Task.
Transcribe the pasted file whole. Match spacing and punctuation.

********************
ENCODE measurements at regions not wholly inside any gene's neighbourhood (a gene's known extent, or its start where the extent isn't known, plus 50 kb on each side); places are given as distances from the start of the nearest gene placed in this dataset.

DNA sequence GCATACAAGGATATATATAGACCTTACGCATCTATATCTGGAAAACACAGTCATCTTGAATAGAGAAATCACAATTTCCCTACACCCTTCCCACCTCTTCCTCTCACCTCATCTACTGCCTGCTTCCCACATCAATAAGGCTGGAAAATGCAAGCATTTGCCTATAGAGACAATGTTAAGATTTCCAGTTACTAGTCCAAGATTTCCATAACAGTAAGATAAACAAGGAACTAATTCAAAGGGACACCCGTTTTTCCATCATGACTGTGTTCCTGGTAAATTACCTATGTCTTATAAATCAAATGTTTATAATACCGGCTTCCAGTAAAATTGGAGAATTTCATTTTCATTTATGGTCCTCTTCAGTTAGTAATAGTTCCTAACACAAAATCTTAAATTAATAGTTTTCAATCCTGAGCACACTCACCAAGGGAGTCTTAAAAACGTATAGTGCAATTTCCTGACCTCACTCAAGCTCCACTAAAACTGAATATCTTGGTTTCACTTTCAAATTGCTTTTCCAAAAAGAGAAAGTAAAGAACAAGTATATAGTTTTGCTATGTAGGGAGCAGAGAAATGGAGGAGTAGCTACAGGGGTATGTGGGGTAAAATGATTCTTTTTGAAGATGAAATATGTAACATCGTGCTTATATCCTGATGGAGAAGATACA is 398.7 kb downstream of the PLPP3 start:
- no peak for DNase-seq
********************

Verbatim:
ENCODE measurements at regions not wholly inside any gene's neighbourhood (a gene's known extent, or its start where the extent isn't known, plus 50 kb on each side); places are given as distances from the start of the nearest gene placed in this dataset.

DNA sequence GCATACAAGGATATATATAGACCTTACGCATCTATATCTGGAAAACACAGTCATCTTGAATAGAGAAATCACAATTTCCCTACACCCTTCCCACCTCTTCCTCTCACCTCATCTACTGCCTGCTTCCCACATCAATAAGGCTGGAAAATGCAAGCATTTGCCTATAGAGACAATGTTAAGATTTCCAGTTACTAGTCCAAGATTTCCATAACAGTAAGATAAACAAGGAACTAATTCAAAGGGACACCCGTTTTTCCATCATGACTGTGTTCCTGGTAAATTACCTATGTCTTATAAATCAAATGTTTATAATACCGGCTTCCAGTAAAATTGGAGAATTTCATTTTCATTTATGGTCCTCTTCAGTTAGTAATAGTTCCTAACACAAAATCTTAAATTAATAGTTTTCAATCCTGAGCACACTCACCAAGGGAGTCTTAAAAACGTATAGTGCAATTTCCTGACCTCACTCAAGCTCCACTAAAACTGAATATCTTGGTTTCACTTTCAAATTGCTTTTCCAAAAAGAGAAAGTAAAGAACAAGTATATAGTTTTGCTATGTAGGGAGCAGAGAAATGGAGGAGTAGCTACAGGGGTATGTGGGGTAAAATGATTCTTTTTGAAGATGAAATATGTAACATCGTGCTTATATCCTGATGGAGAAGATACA is 398.7 kb downstream of the PLPP3 start:
- no peak for DNase-seq